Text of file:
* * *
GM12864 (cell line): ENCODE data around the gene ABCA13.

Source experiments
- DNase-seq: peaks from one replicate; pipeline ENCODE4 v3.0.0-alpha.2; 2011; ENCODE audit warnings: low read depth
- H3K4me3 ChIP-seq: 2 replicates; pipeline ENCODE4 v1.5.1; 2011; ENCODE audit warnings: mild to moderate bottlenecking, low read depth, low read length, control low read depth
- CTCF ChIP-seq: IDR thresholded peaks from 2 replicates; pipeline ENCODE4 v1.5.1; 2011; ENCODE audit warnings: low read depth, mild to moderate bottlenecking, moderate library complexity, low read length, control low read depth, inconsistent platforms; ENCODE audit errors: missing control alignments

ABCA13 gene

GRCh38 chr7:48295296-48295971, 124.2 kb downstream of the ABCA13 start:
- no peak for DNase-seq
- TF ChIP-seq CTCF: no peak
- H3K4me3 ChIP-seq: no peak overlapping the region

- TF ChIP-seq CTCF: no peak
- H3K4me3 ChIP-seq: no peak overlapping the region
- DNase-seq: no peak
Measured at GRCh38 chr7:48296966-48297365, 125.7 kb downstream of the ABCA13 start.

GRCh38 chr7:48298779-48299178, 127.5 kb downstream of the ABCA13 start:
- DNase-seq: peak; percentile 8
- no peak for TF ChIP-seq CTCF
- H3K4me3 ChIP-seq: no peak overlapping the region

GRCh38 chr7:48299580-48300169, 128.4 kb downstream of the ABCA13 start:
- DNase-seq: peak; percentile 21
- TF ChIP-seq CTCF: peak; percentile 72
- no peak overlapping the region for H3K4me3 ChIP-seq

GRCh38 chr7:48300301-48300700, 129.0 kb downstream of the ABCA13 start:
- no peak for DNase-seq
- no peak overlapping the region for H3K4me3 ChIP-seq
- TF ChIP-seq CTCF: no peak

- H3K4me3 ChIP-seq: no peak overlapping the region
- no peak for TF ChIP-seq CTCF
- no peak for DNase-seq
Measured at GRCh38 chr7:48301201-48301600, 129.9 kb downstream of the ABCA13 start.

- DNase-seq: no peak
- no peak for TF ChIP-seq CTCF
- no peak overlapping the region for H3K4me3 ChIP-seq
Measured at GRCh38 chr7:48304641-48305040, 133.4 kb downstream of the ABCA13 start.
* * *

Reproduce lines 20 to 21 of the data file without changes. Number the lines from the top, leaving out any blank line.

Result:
- DNase-seq: peak; percentile 21
- TF ChIP-seq CTCF: peak; percentile 72